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Forget about 9/11, Turn the TV Off, and go Fishing!
The markets often rally
when people least expect it.
The USD is also looking great against both the Euro and the Yen. It hasn't exploded yet, but I think it will. As US stocks begin to assert their uptrend after 9/11, the USD will come along for the ride. Investors are finally beginning to wake up to the idea that if the US economy is weak, that is no reason to buy the Euro or the Yen. If anything, it is all the more reason to sell the Yen. You sure as heck don't want to own Yen as and when the NDX plunges to New Lows. Japanese banks were on the verge of bankruptcies a couple of years ago when the media widely reported the BIS threshold levels as 14-16,000 area for most Japanese banks. Somehow we are now led to believe that the big banks in Japan are still above their BIS threshold levels with the Nikkei at 9000!???
The Japanese government authorities know their banks are technically insolvent, but hey, as long as nobody pays too much attention to the problem, maybe it will go away!??? This is not to say that Americans are paragons of virtue in contrast to the Japanese. Quite frankly the most alarming bit of news I read last week was supposed to be good news: Consumers could not buy electronic widgets at Best Buy and Circuit City because they blew their whole budget on a new car. Somehow the reporter writing that article tried to make it sound like good news!?? Even with the extra sales generated by the Zero Interest Rate Financing, GM managed to barely squeak out a profit last year. And Ford managed to lose over $5 billion on larger than expected sales? Hey what's wrong with the picture? What we are looking at is a "beggar-thy-neighbour" sales approach. GM stole as many sales from Best Buy and Circuit City as they did from Ford and Toyota because the consumer may finally be tapped out.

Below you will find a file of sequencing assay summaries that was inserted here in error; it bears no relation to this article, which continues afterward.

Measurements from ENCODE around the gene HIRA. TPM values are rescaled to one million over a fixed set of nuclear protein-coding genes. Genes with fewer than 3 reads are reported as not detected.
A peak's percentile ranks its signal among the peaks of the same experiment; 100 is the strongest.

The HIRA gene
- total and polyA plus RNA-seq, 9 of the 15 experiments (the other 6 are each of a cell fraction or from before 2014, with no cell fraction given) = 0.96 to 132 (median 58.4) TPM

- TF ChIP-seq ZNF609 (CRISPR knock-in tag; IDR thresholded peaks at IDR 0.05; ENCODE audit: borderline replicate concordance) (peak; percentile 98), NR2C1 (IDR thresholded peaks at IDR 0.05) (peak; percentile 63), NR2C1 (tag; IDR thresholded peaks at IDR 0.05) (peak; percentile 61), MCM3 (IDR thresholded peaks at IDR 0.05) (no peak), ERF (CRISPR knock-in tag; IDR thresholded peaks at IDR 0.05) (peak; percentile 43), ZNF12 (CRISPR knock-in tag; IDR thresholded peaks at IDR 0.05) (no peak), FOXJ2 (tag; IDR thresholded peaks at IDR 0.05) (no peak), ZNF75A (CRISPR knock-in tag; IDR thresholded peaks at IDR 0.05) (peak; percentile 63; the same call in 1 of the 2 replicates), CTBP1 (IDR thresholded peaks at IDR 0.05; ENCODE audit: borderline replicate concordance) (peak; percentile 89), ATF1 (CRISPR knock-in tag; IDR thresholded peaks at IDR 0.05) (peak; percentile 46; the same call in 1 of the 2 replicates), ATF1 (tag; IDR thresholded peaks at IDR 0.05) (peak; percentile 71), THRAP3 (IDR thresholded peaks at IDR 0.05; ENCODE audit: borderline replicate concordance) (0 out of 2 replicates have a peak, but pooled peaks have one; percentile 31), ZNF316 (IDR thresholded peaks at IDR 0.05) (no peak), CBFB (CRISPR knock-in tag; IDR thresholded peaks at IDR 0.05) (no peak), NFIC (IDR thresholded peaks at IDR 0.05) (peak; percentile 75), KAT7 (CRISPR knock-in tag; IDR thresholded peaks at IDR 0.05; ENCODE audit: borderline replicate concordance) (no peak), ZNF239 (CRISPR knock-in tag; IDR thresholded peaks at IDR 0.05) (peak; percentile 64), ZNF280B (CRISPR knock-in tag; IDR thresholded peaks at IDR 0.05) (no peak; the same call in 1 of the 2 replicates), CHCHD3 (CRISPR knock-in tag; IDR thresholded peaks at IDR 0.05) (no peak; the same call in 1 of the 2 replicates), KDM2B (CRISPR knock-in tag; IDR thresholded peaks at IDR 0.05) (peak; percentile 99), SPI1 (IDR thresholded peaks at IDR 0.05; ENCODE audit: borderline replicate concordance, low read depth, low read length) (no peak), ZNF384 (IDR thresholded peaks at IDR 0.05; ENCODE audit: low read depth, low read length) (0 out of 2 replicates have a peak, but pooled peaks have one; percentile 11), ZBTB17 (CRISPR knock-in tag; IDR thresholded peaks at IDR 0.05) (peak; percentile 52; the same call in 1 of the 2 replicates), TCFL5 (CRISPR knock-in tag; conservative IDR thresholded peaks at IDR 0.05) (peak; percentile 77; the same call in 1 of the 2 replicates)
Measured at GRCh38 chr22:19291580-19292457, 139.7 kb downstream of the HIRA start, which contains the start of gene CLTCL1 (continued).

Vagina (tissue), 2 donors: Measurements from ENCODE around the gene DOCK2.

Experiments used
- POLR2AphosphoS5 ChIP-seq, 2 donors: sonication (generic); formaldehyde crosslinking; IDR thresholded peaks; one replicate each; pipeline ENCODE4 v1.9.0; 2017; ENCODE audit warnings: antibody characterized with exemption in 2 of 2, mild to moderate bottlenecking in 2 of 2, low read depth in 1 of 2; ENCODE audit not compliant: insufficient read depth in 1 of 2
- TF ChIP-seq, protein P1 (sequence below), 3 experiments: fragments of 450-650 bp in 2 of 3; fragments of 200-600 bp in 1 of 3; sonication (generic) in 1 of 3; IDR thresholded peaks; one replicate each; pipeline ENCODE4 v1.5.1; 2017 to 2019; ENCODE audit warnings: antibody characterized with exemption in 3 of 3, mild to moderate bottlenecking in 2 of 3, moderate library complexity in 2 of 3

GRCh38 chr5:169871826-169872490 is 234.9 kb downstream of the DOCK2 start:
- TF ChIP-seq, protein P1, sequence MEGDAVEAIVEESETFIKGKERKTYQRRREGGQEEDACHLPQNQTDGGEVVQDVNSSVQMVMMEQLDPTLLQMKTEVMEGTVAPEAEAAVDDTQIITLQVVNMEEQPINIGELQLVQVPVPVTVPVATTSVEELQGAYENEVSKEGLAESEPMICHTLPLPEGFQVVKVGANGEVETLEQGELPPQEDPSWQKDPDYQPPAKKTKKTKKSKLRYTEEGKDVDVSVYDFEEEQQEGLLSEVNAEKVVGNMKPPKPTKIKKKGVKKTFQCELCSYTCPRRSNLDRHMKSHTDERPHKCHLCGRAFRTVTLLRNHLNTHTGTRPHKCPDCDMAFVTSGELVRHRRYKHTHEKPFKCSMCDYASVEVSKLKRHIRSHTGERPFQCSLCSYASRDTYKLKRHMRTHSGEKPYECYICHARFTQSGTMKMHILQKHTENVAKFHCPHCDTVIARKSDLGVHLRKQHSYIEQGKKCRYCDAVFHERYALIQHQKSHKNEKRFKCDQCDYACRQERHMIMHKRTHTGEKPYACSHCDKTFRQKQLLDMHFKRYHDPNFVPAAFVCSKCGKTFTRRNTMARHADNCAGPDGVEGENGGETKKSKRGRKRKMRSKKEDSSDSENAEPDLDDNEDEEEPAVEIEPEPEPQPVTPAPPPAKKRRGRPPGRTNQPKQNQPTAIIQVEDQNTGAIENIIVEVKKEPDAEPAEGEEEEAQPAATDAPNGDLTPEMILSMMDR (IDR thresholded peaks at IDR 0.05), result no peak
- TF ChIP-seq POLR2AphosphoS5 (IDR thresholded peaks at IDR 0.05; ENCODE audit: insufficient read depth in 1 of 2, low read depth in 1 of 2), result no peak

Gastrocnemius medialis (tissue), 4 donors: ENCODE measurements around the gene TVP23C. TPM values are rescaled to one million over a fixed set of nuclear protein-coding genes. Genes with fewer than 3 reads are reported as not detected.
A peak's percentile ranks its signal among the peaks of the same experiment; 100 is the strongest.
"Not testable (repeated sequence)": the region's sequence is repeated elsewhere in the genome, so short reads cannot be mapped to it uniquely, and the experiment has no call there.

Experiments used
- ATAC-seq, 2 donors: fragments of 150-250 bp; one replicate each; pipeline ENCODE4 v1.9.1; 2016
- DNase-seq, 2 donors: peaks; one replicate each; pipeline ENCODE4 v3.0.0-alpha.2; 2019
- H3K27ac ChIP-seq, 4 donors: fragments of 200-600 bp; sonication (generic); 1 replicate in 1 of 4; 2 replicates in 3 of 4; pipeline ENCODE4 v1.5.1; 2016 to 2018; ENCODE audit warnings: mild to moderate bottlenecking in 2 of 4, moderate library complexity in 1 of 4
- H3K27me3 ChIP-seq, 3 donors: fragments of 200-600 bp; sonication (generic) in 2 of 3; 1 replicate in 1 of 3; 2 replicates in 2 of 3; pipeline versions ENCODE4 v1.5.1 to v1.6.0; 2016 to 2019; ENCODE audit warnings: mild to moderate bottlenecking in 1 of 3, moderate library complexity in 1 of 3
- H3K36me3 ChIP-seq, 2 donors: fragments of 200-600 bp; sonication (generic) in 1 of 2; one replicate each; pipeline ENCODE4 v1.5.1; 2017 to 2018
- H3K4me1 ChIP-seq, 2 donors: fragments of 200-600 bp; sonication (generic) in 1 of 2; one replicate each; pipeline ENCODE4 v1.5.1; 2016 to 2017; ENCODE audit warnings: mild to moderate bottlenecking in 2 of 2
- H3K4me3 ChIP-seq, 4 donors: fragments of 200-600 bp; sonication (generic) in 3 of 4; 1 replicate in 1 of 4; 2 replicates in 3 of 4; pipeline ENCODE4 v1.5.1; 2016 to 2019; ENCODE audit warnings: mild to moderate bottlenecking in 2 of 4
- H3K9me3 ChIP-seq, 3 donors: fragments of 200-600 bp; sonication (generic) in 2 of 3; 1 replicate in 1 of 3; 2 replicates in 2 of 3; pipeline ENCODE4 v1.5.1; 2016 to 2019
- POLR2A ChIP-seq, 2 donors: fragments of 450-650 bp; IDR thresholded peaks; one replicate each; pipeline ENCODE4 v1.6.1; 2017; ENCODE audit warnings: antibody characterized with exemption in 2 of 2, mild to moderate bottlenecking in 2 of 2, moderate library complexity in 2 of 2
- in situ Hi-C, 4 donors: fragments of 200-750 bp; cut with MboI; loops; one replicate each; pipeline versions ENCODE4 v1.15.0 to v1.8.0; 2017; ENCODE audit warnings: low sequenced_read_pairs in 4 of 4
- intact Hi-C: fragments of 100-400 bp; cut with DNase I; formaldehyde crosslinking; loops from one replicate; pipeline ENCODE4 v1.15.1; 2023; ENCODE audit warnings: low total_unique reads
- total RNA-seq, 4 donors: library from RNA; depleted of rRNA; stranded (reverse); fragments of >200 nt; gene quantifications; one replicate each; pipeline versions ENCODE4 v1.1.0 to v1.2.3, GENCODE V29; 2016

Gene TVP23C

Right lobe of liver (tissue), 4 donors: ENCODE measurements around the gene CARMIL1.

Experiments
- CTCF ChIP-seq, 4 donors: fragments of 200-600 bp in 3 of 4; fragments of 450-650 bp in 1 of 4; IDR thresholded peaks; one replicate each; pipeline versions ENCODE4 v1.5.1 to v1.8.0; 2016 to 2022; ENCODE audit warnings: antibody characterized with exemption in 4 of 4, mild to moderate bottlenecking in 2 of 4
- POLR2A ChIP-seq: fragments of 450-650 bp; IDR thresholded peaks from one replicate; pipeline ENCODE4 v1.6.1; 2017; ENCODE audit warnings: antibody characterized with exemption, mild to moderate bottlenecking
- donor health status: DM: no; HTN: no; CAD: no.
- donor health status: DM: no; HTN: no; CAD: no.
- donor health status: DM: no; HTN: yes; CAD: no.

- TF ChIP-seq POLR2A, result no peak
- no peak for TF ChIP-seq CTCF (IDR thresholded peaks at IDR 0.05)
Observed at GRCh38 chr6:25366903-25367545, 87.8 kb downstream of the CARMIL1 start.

And if Ford can somehow lose over $5 billion in a great sales year, how much money will they lose when sales plunge in a bad sales year???
Strangely enough, this does not mean you should be buying Puts on the S&P just yet. Again, for the next 4-6 weeks the US stock market will rally nicely and the dollar will follow, but there is a very good chance we have an '87 style crash coming our way by late October/early November. Another rate cut on Sept 24th should keep the economy going steady and give the stock market a reason to rally, anticipating yet another rate cut in November, but as we approach the November 6th meeting the market may begin to anticipate the idea that we are at or near the last rate cut.